Updated: Nov 20
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During my concussion rehabilitation, they always told me to learn my limits. I tried so hard to know what my limits are, but it feels like my limit is different every day. It’s almost an impossible or endless job to find that balance.
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Table of contents
There is no fixed limit, my post-concussion syndrome is changing all the time
If there is one thing that people with post-concussion syndrome have in common, it’s that it's so hard to know your limits. Everyone always says just try to find that limit and don’t go over it the next time. But that’s a bit easy to say, right? I searched for my limit for so long, and every time I thought I’d found my limit, it changed again. You are constantly changing, which makes it hard.
I am not sure if this is the same for you, but for me, there is no fixed limit. I wish it was that easy; then I would never go over my limits after all these years. But I do; it seems like it’s happening again and again.
What they said at my concussion rehabilitation
I remembered I had a session with my psychologist during this program, and she said, try to write down when you’re going over your limits. I followed up this task and wrote this down for two weeks. From that moment, I realized there is no limit, every day is so different. She didn’t understand that this was the case. I think you can guess that I didn’t have many sessions with her after that.
Some days, it feels like I can handle the whole world
Do you have those days as well? Where you feel like nothing will ever set you back. You are almost floating through the day, and you maybe forget that you have post-concussion syndrome. You don’t have to think that much about what you aren’t able to do. Sometimes, it feels like it’s 0 or 100 and nothing in between. When I am at 100, it feels like there is no limit, but there always is, and I am sometimes too enthusiastic because I am finally feeling good.
I don’t want to hold myself back on those days because I can finally enjoy things, do them, and it feels like my life is a bit more normal again. You just don’t want to hold yourself back ALL THE TIME. So, the times that I don’t have to, I enjoy them maximum, even if I know that it can cause a setback. Sometimes, those days are worth a setback. Even when I don’t go over my limit, a setback can be around the corner. So why not enjoy your high moments, right? I know this is against the rules of concussion rehabilitation, but sometimes, all those rules make me crazy.
On other days, it’s like only getting out of bed is too much
But as we all know, when you experience post-concussion syndrome, there are days where you can barely do anything. You wake up and immediately feel, “this is not my day.” You have to cancel some appointments again, you aren’t in a good mood, you feel emotional, and you wonder if this would be your life forever. Days can suddenly change from feeling on top of the world into wanting to crawl into bed under your blankets.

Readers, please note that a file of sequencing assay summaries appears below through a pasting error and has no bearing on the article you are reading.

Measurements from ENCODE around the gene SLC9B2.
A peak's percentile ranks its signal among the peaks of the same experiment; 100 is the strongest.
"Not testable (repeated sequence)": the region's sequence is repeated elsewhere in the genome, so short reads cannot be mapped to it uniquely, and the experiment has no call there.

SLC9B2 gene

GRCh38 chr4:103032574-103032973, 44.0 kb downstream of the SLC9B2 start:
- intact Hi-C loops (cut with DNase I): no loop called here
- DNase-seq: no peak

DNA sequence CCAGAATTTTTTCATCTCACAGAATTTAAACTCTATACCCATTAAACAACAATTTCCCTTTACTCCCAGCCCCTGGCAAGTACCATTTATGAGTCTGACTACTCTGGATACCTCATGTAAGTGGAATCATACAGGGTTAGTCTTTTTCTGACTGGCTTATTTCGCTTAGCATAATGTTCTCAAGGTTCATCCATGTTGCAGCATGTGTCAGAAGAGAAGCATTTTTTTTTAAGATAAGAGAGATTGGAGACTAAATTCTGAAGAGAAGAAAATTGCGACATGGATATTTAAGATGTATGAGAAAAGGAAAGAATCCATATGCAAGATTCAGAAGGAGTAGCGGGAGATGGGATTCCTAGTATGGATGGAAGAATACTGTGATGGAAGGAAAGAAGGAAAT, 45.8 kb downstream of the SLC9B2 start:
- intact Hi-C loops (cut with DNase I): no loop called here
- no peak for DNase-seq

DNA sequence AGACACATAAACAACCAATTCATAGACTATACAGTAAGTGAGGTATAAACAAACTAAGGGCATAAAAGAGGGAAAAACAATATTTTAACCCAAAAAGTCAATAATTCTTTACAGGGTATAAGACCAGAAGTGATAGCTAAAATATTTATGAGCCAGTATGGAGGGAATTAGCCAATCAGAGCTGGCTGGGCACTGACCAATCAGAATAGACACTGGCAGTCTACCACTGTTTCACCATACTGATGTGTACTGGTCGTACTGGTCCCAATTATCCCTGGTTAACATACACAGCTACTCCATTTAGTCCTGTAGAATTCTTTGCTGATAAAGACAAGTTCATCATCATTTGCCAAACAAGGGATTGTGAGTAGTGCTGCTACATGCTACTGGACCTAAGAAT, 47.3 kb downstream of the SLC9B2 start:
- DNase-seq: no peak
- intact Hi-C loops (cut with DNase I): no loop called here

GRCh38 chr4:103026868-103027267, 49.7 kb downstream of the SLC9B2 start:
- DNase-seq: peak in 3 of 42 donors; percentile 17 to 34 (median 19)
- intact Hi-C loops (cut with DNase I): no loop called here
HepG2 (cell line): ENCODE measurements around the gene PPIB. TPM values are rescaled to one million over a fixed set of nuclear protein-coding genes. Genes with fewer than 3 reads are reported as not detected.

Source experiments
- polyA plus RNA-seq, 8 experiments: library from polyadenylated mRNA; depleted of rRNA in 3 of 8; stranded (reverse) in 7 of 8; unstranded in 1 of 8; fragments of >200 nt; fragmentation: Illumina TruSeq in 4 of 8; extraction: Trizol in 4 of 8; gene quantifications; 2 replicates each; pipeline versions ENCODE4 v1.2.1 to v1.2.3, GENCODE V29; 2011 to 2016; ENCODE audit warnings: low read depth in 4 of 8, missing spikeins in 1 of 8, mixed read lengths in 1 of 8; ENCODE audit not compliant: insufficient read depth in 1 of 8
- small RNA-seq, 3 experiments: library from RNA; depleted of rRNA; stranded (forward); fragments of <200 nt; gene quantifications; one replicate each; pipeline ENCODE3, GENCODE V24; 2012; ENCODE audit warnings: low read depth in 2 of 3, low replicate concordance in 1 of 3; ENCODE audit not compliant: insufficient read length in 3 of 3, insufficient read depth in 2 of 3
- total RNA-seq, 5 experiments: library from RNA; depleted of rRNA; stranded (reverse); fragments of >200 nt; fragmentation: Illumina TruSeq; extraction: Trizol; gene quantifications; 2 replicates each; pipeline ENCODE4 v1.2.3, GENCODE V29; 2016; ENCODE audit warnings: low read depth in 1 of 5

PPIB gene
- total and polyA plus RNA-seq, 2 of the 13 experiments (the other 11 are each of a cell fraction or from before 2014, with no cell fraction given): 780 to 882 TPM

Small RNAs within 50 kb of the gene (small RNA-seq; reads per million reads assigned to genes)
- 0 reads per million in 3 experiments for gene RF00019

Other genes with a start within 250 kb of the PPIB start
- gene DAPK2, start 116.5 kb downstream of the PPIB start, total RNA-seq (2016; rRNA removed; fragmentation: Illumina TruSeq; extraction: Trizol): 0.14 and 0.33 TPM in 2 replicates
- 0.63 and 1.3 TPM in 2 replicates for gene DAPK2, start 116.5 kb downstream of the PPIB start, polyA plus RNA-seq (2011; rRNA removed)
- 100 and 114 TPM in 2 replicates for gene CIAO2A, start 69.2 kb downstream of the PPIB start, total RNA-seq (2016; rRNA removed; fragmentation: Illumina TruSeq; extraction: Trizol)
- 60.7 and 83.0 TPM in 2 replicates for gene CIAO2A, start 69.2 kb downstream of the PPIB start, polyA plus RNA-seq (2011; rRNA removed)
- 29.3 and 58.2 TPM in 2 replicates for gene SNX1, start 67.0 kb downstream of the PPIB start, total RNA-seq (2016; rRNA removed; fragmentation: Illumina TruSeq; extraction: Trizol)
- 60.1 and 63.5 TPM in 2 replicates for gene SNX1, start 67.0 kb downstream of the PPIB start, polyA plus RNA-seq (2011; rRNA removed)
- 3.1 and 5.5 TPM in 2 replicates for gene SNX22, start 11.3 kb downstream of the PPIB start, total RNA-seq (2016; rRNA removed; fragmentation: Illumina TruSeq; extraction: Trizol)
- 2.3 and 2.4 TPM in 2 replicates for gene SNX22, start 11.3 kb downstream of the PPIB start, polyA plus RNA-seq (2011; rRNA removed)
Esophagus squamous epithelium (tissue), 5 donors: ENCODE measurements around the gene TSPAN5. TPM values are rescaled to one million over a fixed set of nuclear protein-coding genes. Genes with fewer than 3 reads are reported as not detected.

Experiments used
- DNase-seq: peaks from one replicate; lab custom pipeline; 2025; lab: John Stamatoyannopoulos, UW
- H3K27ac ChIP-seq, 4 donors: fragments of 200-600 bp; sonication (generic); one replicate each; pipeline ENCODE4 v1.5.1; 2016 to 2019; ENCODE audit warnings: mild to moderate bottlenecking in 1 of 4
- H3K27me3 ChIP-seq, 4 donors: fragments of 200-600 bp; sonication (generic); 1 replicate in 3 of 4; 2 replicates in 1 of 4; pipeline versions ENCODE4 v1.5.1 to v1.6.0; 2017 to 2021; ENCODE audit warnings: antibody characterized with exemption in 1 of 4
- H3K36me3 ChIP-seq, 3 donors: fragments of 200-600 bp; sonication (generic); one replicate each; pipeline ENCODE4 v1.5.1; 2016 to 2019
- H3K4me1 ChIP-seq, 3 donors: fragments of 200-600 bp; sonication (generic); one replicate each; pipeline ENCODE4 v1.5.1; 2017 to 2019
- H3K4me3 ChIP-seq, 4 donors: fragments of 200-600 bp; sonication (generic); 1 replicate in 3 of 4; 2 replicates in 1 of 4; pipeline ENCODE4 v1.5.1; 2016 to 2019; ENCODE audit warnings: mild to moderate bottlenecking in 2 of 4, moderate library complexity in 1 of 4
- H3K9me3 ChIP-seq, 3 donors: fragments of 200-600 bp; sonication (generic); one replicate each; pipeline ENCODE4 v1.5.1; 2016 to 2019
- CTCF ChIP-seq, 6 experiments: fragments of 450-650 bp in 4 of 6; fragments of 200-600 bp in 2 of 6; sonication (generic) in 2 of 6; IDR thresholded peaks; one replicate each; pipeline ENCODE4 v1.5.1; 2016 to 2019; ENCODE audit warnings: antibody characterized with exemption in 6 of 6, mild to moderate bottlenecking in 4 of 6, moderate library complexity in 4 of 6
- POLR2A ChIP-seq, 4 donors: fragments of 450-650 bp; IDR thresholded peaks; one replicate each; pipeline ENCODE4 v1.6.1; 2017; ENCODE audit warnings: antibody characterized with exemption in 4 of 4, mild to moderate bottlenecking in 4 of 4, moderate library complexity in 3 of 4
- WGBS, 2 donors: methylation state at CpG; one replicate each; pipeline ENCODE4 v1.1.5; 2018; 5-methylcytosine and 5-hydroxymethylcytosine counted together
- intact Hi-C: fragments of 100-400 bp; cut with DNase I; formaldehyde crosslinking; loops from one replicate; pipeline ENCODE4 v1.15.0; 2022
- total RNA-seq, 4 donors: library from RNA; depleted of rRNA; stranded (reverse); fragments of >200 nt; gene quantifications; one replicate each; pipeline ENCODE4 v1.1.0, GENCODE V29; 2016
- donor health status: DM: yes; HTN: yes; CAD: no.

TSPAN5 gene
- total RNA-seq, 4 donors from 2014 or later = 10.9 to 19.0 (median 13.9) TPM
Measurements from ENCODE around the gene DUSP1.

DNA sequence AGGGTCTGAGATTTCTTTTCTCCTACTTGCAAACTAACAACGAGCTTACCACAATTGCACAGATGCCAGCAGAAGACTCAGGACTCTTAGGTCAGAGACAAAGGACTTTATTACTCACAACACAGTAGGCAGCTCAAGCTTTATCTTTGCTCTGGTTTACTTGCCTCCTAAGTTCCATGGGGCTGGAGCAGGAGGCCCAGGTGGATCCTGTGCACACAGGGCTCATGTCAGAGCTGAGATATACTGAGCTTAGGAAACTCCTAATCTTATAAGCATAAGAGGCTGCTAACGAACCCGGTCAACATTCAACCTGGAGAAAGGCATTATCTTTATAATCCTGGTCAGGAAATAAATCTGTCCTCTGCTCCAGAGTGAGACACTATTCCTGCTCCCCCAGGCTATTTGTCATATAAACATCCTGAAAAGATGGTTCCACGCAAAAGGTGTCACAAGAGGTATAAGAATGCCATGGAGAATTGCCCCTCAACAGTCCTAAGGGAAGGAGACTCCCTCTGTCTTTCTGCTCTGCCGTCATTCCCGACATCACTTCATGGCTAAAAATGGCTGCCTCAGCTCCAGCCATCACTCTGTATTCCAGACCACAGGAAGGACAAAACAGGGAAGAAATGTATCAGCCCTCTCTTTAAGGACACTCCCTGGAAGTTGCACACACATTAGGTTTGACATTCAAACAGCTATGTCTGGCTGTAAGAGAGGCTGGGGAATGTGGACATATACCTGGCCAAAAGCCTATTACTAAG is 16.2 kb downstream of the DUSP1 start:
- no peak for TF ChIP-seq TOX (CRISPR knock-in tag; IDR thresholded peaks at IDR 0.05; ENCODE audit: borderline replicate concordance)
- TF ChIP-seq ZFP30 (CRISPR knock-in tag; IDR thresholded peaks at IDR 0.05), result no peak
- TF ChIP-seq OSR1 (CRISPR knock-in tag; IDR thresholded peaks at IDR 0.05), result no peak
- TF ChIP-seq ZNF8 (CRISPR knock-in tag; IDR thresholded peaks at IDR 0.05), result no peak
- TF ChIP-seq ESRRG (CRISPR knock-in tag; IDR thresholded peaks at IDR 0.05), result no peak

In the beginning, it almost felt like every hour was different. Right now (after 5 years), it feels a bit more steady. My lows aren’t that low anymore, but my highs are still there. Because I know how it feels to be in that low state, I can be more grateful for the moments I feel good, I don't’ take them for granted anymore like I did before my accident.
How to deal with those mood swings?
In the beginning, I always tried to fight against my lows. I felt frustrated that it was happening again, that there was another setback. How could this happen? But sometimes, I just didn’t have an answer for that. I learned at concussion rehabilitation to let go of it and accept it when I wasn’t feeling good. It felt like this saved me a bit of energy, and my setbacks lasted a bit shorter.
There are a few signs that show me when I am reaching my limit:
Every time I feel restless, when I notice I am clenching my jaws, I know that I am going over my limits. It’s a sign that there is too much stress in my body.
When I feel more irritated about the little things, I know that I have to take a step back.
When I feel more emotional about things, I know that I am feeling overwhelmed.
When I notice I want to reduce my screen time, I know that it’s time to take a step back.
When I don’t want to socialize, exercise or do something fun. Every time it happens, I just want to stay at home, alone. I know it’s time again to take a step back.
Finding that balance feels like my main task
I am at my best when I find that balance between rest and doing things, but it’s so hard sometimes to find that balance, even when you follow all the rules during concussion rehabilitation. It sometimes feels like that’s my main task every day, finding that balance to function well.
I love this quote that resonates with that because it’s so true:
“I am constantly torn between "I can't let this concussion ruin my life" and "I have to listen to my body and rest"
Sometimes, it’s hard to recognize the moment you reach your limits. I learned over the years with my post-concussion syndrome that the list above are my symptoms when I reach my limit. But even knowing and recognizing them, I don’t want to listen, I notice it too late or I have a setback without getting the signals. It still feels like an unpredictable game every day. But over time, the game is getting easier.
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